But it’s not Miles getting the Kansas job that caught my interest here. It’s what Miles did in the days leading up to landing the gig. It was announced Thursday that LSU and Miles had agreed to a settlement on Miles’ buyout. When LSU fired Miles, it owed him $9.6 million to be paid out over six years, and there was $6.5 million left on that buyout. They settled for $1.5 million. Now, that might seem like a good deal for LSU, but the terms of Miles’ buyout stated that the buyout would be offset by any future earnings Miles made.

In other words, if Miles accepted a head coaching job and received more than $6.5 million at it, LSU wouldn’t owe him another dime. Well, considering that college football coaches tend to be fired or hired between November and January, all LSU had to do was wait a few more weeks and see if Miles — who was quite publicly connected to the Kansas job! — landed a job elsewhere. Once he did and Kansas hired him (Miles is getting roughly $14 million), then LSU’s obligation to him would be over, though maybe they’d have to send him another monthly payment, which was about $133,000.

Instead, they gave him $1.5 million, and less than 72 hours later Les was standing at a podium wearing a Kansas hat.

Spouse of the Week

In case you missed it last week, former Ohio State receivers coach Zach Smith continues to tweet through it, and last week he went after Texas coach Tom Herman. Smith tweeted screenshots of a text conversation he had with Herman in which he threatened to air a bunch of dirty laundry about their days together at Ohio State, including allegations of infidelity. Herman replied to the texts with “Ok. Cool. Hook em” along with an emoji that looks like the Texas horns hand gesture.

So what was Herman’s wife, Michelle Herman, spotted wearing while walking off the field with her husband after Texas’ win over Iowa State?

That’s right, a shirt that says “Ok. Cool. Hook em.” That’s what love looks like.

Tennessee Fan of the Week

It’s been a while since we’ve spotlighted a Tennessee fan coming to the realization that this is what they’ve signed up for.

Head-Banging Fan of the Week

You just know this guy drives an El Camino with a cassette tape of Poison’s “Open Up and Say… Ahh!” in the tape deck at all times.

Bad Beat of the Week

The Monday After sends its thoughts and prayers to any poor soul holding an Air Force (+3) ticket on Saturday. When the Falcons kicked a field goal to go up 27-14 with 8:44 to play, things seemed safe enough, but they were not. Wyoming scored two touchdowns to take a 28-27 lead with 1:09 left, but Air Force was still covering.

Unfortunately, the Falcons — with no timeouts — threw an interception on their first offensive play after losing the lead. So all Wyoming had to do was take a knee and the game was over, but Wyoming didn’t do that. Instead, Xazavian Valladay broke off a 27-yard touchdown run to give the Cowboys a 35-27 lead and blow Air Force’s cover … but it gets worse for Air Force bettors. You see, Wyoming was flagged for holding on the touchdown run, but Air Force declined the penalty because allowing the touchdown to stand gave the Falcons the ball back and allowed them an opportunity to score. They wouldn’t, though, as they would throw another interception two plays later, and Air Force bettors were left standing there wondering what the hell just happened to them.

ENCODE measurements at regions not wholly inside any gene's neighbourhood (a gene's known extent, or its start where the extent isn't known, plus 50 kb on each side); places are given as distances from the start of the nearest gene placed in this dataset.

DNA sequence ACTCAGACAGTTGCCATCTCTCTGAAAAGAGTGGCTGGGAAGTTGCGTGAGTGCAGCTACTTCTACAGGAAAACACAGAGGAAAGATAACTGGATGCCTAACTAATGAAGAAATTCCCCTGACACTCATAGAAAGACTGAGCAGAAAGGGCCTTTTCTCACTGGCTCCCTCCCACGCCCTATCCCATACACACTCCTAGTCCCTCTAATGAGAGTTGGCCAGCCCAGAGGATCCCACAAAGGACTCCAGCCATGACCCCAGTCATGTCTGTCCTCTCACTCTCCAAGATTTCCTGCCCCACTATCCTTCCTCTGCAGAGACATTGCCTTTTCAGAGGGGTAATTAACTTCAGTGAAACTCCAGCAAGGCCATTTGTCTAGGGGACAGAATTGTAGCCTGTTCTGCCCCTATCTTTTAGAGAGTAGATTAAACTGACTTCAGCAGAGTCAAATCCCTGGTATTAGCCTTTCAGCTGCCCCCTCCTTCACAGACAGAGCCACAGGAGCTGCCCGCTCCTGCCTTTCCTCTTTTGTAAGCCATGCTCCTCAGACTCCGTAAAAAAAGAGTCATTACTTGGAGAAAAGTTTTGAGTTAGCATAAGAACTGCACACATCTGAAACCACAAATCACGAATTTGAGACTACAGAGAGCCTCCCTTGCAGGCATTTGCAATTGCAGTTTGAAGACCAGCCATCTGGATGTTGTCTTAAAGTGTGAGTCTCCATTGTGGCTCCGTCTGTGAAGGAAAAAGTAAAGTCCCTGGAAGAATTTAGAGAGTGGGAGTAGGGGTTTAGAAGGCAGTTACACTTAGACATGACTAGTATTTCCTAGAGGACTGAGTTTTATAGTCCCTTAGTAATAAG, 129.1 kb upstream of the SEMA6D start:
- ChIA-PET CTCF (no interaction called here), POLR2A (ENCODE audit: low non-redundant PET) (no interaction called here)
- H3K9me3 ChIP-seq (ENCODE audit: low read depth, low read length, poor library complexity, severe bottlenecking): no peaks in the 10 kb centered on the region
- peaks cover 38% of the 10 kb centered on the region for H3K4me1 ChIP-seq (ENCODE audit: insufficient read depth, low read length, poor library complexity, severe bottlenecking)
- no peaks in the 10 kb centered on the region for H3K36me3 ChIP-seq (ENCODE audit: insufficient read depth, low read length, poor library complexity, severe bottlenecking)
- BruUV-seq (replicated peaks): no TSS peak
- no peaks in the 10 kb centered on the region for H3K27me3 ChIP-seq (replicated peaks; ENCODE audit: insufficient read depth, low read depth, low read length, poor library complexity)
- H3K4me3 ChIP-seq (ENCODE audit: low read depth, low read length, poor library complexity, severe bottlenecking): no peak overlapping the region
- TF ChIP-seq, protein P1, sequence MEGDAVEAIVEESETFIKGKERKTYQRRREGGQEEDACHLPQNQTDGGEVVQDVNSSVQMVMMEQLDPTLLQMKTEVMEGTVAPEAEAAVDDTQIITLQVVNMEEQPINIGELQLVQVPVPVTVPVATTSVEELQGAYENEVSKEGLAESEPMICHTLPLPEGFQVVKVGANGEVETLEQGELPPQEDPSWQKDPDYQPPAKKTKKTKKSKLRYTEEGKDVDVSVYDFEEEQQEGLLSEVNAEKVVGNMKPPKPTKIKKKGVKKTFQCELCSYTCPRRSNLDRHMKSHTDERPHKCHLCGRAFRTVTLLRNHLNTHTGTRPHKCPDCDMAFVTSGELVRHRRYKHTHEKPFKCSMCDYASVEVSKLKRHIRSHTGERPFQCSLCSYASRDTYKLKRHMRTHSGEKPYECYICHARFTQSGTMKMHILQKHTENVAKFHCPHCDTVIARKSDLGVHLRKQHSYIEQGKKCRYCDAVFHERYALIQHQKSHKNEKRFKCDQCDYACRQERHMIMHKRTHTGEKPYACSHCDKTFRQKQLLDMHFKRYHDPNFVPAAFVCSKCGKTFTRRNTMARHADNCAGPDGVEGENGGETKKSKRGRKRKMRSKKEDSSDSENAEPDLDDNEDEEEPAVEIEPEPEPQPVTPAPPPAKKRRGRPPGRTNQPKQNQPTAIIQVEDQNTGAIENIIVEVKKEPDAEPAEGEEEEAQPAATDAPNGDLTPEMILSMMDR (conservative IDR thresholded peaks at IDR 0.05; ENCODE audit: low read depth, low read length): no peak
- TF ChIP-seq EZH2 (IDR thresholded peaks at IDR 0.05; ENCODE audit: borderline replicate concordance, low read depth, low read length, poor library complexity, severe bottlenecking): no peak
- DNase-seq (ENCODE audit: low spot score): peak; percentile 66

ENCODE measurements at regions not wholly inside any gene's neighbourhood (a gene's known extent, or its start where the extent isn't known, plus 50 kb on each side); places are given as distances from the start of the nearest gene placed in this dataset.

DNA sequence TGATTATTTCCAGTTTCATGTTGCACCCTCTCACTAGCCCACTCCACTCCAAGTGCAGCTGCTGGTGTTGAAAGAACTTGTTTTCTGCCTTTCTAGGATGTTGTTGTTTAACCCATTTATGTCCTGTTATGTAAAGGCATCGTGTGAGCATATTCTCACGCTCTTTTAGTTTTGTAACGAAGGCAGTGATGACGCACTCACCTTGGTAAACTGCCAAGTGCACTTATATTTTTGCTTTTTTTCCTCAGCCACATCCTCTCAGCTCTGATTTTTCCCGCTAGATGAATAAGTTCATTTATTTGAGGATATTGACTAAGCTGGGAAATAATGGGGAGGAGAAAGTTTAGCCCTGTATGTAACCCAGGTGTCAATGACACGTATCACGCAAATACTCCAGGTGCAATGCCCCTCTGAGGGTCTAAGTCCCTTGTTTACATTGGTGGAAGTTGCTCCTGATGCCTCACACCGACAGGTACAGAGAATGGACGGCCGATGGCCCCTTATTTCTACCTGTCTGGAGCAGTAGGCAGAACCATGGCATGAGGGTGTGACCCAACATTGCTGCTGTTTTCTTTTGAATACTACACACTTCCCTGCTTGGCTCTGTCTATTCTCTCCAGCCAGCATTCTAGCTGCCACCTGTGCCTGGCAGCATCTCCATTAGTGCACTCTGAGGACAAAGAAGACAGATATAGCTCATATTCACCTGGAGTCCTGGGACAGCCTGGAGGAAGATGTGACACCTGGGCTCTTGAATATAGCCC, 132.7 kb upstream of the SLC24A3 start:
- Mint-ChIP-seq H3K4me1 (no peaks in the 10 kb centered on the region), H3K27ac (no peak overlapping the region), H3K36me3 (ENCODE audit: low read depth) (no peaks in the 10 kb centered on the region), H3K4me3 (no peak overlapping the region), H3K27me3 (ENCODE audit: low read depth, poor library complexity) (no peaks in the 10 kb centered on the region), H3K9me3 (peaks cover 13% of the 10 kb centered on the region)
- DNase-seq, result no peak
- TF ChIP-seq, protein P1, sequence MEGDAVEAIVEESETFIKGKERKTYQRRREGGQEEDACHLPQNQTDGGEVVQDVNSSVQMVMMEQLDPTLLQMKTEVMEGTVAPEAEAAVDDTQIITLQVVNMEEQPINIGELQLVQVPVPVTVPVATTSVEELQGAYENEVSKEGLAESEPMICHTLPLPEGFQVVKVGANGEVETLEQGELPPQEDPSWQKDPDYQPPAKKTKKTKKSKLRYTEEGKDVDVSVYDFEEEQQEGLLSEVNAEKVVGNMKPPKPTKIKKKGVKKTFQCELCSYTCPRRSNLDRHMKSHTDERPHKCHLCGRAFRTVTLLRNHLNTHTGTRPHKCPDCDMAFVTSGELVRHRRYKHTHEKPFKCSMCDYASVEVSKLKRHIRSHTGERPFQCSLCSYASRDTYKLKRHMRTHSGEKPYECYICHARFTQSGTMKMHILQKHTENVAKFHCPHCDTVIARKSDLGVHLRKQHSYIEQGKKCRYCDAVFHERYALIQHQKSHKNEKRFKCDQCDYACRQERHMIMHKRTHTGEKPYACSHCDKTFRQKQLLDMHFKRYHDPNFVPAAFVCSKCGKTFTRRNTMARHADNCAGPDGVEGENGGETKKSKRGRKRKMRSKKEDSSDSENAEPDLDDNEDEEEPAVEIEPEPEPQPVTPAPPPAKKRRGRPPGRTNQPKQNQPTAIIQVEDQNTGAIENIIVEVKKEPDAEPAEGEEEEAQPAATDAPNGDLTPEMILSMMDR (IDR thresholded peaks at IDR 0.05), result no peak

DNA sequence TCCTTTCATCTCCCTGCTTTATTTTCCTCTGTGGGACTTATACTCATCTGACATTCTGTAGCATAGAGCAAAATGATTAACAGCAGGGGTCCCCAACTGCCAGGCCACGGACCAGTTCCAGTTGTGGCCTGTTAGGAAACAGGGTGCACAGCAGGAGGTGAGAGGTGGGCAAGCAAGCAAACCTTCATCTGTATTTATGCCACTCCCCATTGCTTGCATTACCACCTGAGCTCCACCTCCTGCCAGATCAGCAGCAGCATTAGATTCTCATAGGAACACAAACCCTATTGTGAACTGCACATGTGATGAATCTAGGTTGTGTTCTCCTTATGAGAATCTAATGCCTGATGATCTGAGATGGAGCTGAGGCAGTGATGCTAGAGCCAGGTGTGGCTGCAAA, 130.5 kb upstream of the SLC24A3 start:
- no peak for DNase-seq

Randy Edsall Bonus of the Week

I’m sorry to any UConn fans reading this feature every week, but it’s never going to stop amusing me.

Worst Way To Lose of the Week

Can you imagine thinking you’ve pulled off a home upset against a ranked team on a Hail Mary only to have it overturned because somebody stepped out of bounds? If you can’t, just ask Colorado State how it felt.

AP Voter of the Week

This week’s AP Voter of the Week is Don Williams of the Lubbock Avalanche-Journal. Don must be angling for a job on the CFP Selection Committee because he really seems to hate Group of Five teams. There’s only one on his ballot this week, and that’s UCF at No. 17, which is a full nine spots lower than where it ended up in the final poll. In fact, Don’s the only person to put the Knights below No. 11 on their ballot this week. He has 7-4 Northwestern — which lost to Akron earlier this season — one spot ahead of the Knights.

As for other Group of Five teams, Williams has decided to rank five other four-loss teams ahead of them. My favorite is 6-4 Stanford at No. 25. Williams didn’t include Stanford on his ballot last week, but he must have really been impressed with the Cardinal during practice this week. The Cardinal didn’t play due to their game against Cal being canceled because of the air quality in the Bay Area due to wildfires in California.

College Football Playoff Projection of the Week

  1. Alabama
  2. Clemson
  3. Notre Dame
  4. Michigan

Until the next Monday After!